Extract from a draft chapter / short story experiment
A tall heavyset man descended the steps of the Tel Aviv promenade with his hands cupped around a choc-mint ice cream cone, protecting the treat from the ocean breeze. The man’s hiking boots crunched onto the soft sand and he glanced along the beachfront. His hazel eyes settle on a teenage girl with olive skin and a dark ponytail by the retreating surf’s edge. The girl stood alone with her head bowed and her hands tucked into her Armani suit’s pockets. The man sighed and trudged through the loose sand towards the solitary figure. Two steps onto the hardened damp sand he paused as delicate fingers grasp his right elbow. The man turned to find a lithe female soldier greeting him with a gentle smile.
‘Shalom, I’m Rachelle,’ the soldier said as she offered her hand.
The man smiled and shook Rachelle’s hand. ‘Shalom. I’m Dov.’
‘An Australian accent?’ Rachelle asked.
‘Yeah,’ Dov replied.
‘Welcome to Israel.’ Rachelle turned to the surf. ‘A beautiful sight.’
Dov followed her gaze. ‘Always relaxing.’
‘The water’s nice too,’ Rachelle added.
Dov shook his head. ‘Very clever.’
Rachelle adjusted her M-16’s strap. ‘May I see your ID? The girl’s also, if you have it.’
Dov pivoted to shield the ice cream with his chest, and retrieved two passports from his jeans’ pocket. Rachelle flicked through the passports, then she sighed and slipped the passports back into Dov’s pocket.
Dov raised an eyebrow. ‘Is something wrong?’
Rachelle shrugged. ‘Am I right to think your friend is an Israeli orphan and you travelled here to care for her?’
‘How did you get all that from two little booklets?’ Dov asked.
Rachelle smiled and patted the emblem on her shoulder. ‘A part of my job is discovering secrets.’
Dov glanced at her arm and groaned. ‘The Intelligence Corps.’
‘And no jokes, please.’ Rachelle peered back towards the surf. ‘Actually, your friend was a big hint. She is distressed and alone, and only you moved to help her.’
Dov shrugged. ‘We’re both a little anxious, but Freyja’s not alone.’
‘So you don’t see it.’ Rachelle tucked her hands into her pockets. ‘Maybe that’s because you’re like her.’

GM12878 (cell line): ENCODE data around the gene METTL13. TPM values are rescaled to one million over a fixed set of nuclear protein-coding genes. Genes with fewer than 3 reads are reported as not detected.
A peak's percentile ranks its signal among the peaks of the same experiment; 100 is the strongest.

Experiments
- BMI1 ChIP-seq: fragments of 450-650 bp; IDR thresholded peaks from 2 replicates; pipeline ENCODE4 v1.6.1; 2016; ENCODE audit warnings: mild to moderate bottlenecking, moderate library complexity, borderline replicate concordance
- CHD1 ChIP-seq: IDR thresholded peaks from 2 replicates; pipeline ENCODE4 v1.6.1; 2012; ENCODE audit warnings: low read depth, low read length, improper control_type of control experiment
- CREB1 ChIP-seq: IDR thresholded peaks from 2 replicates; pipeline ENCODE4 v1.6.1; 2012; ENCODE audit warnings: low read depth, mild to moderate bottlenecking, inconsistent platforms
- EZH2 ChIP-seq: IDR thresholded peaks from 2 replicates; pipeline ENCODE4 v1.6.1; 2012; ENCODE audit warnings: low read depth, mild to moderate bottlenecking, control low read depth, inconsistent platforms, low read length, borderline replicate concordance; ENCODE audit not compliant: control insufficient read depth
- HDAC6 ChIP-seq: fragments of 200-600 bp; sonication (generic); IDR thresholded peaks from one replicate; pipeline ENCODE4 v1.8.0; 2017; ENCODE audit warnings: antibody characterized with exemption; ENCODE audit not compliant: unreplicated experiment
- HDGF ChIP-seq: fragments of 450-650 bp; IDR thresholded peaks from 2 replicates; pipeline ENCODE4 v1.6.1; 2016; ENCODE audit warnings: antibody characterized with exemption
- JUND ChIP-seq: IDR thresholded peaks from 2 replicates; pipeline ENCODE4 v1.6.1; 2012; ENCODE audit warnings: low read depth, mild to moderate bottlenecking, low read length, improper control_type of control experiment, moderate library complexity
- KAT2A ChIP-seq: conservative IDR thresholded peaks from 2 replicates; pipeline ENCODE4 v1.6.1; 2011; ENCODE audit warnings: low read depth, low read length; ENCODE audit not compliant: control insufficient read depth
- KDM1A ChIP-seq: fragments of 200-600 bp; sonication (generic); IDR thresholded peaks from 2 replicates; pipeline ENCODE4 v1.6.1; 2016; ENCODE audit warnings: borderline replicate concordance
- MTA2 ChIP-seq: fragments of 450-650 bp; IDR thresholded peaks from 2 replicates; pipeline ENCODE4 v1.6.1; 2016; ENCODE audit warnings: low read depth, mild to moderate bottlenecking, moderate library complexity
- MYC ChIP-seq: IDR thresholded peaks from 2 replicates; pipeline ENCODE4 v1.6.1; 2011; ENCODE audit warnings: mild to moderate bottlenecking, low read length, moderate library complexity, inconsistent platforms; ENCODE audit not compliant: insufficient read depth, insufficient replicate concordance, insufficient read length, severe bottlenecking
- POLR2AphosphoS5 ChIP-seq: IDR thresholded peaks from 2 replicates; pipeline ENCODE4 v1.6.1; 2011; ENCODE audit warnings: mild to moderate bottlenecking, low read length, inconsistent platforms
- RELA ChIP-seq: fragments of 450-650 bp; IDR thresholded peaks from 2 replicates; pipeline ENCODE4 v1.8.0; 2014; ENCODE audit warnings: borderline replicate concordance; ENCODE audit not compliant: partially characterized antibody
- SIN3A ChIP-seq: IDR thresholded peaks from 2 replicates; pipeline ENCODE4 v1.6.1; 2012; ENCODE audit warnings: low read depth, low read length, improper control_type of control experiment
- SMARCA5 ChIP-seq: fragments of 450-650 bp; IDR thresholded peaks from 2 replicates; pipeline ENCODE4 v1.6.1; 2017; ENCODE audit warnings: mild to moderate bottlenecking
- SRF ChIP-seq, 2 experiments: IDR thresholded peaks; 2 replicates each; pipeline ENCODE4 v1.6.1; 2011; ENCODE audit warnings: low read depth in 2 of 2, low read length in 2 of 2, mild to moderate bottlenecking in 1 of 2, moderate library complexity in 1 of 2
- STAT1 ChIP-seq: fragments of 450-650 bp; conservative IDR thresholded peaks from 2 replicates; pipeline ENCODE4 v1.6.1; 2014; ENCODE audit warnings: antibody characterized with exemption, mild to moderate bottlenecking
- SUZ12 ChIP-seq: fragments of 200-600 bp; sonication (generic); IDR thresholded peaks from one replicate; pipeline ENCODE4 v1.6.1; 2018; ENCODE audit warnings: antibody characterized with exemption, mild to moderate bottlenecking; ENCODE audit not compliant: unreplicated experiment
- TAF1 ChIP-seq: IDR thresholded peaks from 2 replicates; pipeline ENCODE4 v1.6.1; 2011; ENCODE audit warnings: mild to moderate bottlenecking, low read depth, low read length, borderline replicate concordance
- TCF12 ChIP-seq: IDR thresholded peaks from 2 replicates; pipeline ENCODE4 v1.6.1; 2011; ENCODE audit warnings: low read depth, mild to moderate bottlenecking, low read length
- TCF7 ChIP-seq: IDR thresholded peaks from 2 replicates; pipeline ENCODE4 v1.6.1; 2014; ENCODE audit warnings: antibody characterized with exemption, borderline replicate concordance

‘No riddles, please,’ Dov said.
Rachelle gave him a faint smile. ‘A rare kind of loneliness afflicts your friend. More painful than most can understand. Unfortunately, the more someone tries to hide such loneliness, the more it drives others away.’
‘Maybe that is true for normal people,’ Dov said. ‘If such people exist in Israel.’
‘They do, and you are right. Normal people cannot survive around those like Freyja. The presence of such complex beings unsettles them, perhaps belittles them.’ Rachelle gestured to the other beach patrons around them. ‘Here, a pretty girl would not be alone for more than a minute. Yet your friend is almost invisible.’
Dov scowled. ‘Freyja never told me she felt alone.’
‘It’s relative,’ Rachelle said. ‘Sometimes one kind of loneliness can cure another.’
Dov glanced back at Rachelle. ‘You’re well-versed on this. Were you an orphan too?’
‘I still am,’ Rachelle replied.
‘Sorry about before,’ Dov said.
Rachelle shrugged. ‘Buy me an ice cream next time and we’re fine.’
Dov glanced down as melting choc-chips touched his fingers. ‘We may not get that chance.’
‘Ah!’ Rachelle gasped. ‘I’ve kept your friend waiting too long.’
‘You wish to join us?’ Dov asked.
Rachelle smiled. ‘With luck we can both help your friend.’
Dov nodded to Freyja and continued his journey. ‘So, why do you think I’m alone or like Freyja?’
‘I guessed,’ Rachelle said. ‘Your stature and clothing suggest ex-army. The SAS perhaps.’
‘The Commandos,’ Dov replied. ‘SAS Selection was beyond me.’
‘This lowly reservist would be last to criticize,’ Rachelle said. ‘There is also a distance in your eyes. Your battles were too unsavoury for evening news.’
‘Afghanistan was intense,’ Dov said.
‘That hell would make the troubles of a normal life a joke to you.’ Rachelle gave Dov’s arm a light squeeze. ‘Yet, without your resilience to rely on, Freyja may have wilted not blossomed.’
Dov laughed as they arrived by Freyja’s side. ‘Interesting choice of words.’
A beam of luxlight from the window illuminated the centerpiece of Blackburne’s quarters like a spotlight; an imposing throne fit for the king of the dead. Its back was turned toward the door, so I crept my way around it for a closer look. I almost expected to find Blackburne, himself, seated upon it, as if expecting me. Thankfully, for now it was unoccupied. It was a twisted thing of dark metal, and it definitely wasn’t something that came from Earth. It had been forged here of spare parts, much like the city. The spires that made up its stiles and lined its backside were so sharp, they could draw blood, and it sat perched on four metal clawed paws like a dormant monster. It seemed the throne room of After was a private place where the king could sit and ponder. Alone.
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